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hyperbolic rotation
Let $\mathbb{E}$ be the Euclidean plane equipped with the Cartesian coordinate system. Recall that given a circle $C$ centered at the origin $O$, one can define an “ordinary” rotation $R$ to be a linear transformation that takes any point on $C$ to another point on $C$. In other words, $R(C)\subseteq C$.
Similarly, given a rectangular hyperbola (the counterpart of a circle) $H$ centered at the origin, we define a hyperbolic rotation (with respect to $H$) as a linear transformation $T$ (on $\mathbb{E}$) such that $T(H)\subseteq H$.
Since a hyperbolic rotation is defined as a linear transformation, let us see what it looks like in matrix form. We start with the simple case when a rectangular hyperbola $H$ has the form $xy=r$, where $r$ is a nonnegative real number.
Suppose $T$ denotes a hyperbolic rotation such that $T(H)\subseteq H$. Set
$\begin{pmatrix}x^{{\prime}}\\ y^{{\prime}}\end{pmatrix}=\begin{pmatrix}a&b\\ c&d\end{pmatrix}\begin{pmatrix}x\\ y\end{pmatrix}$
where $\begin{pmatrix}a&b\\ c&d\end{pmatrix}$ is the matrix representation of $T$, and $xy=x^{{\prime}}y^{{\prime}}=r$. Solving for $a,b,c,d$ and we get $ad=1$ and $b=c=0$. In other words, with respect to rectangular hyperbolas of the form $xy=r$, the matrix representation of a hyperbolic rotation looks like
$\begin{pmatrix}a&0\\ 0&a^{{1}}\end{pmatrix}$
Since the matrix is nonsingular, we see that in fact $T(H)=H$.
Now that we know the matrix form of a hyperbolic rotation when the rectangular hyperbolas have the form $xy=r$, it is not hard to solve the general case. Since the two asymptotes of any rectangular hyperbola $H$ are perpendicular, by an appropriate change of bases (ordinary rotation), $H$ can be transformed into a rectangular hyperbola $H^{{\prime}}$ whose asymptotes are the $x$ and $y$ axes, so that $H^{{\prime}}$ has the algebraic form $xy=r$. As a result, the matrix representation of a hyperbolic rotation $T$ with respect to $H$ has the form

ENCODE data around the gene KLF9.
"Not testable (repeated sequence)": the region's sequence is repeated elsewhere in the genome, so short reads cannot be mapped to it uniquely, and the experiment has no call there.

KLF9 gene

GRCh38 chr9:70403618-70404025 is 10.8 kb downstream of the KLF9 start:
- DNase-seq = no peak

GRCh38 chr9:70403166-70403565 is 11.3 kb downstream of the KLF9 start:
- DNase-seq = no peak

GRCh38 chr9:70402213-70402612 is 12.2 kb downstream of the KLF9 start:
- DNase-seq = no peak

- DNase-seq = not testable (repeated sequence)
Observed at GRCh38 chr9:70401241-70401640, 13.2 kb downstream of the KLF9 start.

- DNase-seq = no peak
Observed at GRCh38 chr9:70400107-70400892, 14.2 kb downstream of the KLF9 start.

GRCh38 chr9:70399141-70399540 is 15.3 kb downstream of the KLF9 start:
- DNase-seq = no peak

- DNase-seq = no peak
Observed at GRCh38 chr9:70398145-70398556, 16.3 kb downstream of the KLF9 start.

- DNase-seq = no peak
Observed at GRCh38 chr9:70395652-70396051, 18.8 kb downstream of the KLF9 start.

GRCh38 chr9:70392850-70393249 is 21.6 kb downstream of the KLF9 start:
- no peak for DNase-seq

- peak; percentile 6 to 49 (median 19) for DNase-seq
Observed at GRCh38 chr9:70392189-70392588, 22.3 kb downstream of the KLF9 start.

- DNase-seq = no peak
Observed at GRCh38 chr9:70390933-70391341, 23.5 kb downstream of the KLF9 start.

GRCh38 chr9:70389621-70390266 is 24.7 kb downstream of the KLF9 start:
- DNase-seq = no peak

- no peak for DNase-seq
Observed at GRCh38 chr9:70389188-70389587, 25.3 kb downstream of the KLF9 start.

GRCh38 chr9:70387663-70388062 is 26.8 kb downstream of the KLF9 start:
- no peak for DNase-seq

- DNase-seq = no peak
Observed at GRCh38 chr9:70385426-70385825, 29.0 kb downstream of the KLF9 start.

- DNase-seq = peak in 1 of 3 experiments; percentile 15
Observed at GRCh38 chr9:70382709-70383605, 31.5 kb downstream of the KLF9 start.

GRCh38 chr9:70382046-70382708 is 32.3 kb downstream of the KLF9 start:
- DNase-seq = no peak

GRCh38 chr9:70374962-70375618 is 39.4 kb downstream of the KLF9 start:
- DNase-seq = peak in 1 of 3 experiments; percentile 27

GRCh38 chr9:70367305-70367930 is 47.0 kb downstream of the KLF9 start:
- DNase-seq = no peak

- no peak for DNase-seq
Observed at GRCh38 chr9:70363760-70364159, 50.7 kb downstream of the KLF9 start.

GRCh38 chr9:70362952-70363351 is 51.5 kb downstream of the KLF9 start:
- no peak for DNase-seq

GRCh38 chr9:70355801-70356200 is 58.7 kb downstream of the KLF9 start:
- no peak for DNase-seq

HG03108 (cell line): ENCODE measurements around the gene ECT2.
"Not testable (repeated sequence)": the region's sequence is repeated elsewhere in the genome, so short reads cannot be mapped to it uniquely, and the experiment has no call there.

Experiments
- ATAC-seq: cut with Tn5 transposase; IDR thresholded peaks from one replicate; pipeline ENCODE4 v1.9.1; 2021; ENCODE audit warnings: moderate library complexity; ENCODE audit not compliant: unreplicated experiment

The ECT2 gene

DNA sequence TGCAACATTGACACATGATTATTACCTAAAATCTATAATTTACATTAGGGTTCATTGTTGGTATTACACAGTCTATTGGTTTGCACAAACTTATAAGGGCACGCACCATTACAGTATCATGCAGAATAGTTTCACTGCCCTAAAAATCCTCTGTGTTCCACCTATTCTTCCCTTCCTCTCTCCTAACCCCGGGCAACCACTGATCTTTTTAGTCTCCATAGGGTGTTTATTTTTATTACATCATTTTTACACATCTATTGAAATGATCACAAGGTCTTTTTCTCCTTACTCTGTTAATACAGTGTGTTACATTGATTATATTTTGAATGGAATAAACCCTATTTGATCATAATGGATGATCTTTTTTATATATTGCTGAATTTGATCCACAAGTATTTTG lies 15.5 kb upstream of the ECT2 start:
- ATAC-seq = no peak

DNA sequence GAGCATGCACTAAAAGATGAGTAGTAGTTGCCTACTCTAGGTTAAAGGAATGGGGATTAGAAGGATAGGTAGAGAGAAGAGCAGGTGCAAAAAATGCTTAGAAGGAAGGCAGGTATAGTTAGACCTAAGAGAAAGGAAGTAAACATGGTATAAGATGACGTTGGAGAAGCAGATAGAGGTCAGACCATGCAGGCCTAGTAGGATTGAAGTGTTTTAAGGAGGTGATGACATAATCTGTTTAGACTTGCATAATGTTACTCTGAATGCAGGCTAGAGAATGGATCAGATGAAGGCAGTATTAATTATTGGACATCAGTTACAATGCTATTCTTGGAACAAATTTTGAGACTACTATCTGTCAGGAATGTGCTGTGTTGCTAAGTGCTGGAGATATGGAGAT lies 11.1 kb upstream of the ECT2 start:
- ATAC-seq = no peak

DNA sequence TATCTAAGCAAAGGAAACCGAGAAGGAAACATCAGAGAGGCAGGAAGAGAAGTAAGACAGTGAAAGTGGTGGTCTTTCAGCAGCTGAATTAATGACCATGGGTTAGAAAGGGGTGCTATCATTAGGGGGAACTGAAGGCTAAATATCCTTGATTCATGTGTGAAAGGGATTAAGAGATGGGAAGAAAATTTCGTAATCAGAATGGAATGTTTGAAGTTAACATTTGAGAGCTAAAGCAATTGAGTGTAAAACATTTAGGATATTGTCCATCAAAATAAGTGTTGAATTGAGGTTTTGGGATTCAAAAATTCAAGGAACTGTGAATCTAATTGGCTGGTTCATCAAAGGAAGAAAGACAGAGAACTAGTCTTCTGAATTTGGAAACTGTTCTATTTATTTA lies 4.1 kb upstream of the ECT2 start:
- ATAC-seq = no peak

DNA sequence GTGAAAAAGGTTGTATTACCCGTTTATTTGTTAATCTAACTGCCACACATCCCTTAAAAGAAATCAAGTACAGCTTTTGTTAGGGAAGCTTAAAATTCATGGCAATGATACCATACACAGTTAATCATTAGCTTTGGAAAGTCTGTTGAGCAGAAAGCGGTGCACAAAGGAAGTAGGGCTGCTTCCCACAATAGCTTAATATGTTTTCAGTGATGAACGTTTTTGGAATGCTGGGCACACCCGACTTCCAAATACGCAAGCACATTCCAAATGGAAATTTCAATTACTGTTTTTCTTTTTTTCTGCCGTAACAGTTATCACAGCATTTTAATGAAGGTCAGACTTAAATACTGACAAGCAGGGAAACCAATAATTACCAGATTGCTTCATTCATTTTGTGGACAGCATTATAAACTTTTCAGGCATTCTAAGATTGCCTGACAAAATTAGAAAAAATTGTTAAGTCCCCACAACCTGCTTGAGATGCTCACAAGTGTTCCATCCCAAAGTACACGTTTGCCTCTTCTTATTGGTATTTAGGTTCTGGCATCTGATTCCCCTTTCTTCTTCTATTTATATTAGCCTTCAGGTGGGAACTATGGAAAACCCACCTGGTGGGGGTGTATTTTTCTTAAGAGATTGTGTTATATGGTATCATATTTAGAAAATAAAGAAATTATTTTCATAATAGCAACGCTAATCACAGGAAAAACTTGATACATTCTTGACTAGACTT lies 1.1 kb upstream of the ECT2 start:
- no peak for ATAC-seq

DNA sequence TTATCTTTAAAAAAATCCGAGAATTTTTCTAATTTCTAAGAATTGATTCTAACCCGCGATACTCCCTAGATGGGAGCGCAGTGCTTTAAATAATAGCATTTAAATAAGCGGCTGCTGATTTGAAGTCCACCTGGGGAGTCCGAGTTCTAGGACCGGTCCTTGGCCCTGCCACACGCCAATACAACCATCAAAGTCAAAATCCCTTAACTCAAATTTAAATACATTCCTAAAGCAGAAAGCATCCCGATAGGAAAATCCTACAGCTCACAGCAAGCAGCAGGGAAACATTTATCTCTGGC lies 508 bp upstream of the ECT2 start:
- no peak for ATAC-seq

$P\begin{pmatrix}a&0\\ 0&a^{{1}}\end{pmatrix}P^{{1}}$
for some $0\neq a\in\mathbb{R}$ and some orthogonal matrix $P$. In other words, $T$ is diagonalizable with $a$ and $a^{{1}}$ as eigenvalues ($T$ is nonsingular as a result).
Below are some simple properties:

Let $P$ be the pencil of all rectangular hyperbolas centered at $O$. For each $H\in P$, let $[H]$ be the subset of $P$ containing all hyperbolas whose asymptotes are same as the asymptotes for $H$. If a hyperbolic rotation $T$ fixing $H$, then $T(H^{{\prime}})=H^{{\prime}}$ for any $H^{{\prime}}\in[H]$.

$[\cdot]$ defined above partitions $P$ into disjoint subsets. Call each of these subset a subpencil. Let $A$ be a subpencil of $P$. Call $T$ fixes $A$ if $T$ fixes any element of $A$. Let $A\neq B$ be subpencils of $P$. Then $T$ fixes $A$ iff $T$ does not fix $B$.

Let $A,B$ be subpencils of $P$. Let $T,S$ be hyperbolic rotations such that $T$ fixes $A$ and $S$ fixes $B$. Then $T\circ S$ is a hyperbolic rotation iff $A=B$.

In other words, the set of all hyperbolic rotations fixing a subpencil is closed under composition. In fact, it is a group.

Let $T$ be a hyperbolic rotation fixing the hyperbola $xy=r$. Then $T$ fixes its branches (connected components) iff $T$ has positive eigenvalues.

Suppose $T$ fixes the unit hyperbola $H$. Let $P,Q\in H$. Then $T$ fixes the (measure of) hyperbolic angle between $P$ and $Q$. In other words, if $\alpha$ is the measure of the hyperbolic angle between $P$ and $Q$ and, by abuse of notation, let $T(\alpha)$ be the measure of the hyperbolic angle between $T(P)$ and $T(Q)$. Then $\alpha=T(\alpha)$.
The definition of a hyperbolic rotation can be generalized into an arbitrary twodimensional vector space: it is any diagonalizable linear transformation with a pair of eigenvalues $a,b$ such that $ab=1$.
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Special relativity
It is forth pointing out that the transformations discussed
here play an important role in physics, where they often go
under the name of "boosts". Namely, in the Special Theory of
Relativity, they describe how one transforms a frame of
reference into the frame of reference of an observer moving at
uniform velocity.
Re: Special relativity
You mean 'worth'? Raymond. (my English, you know)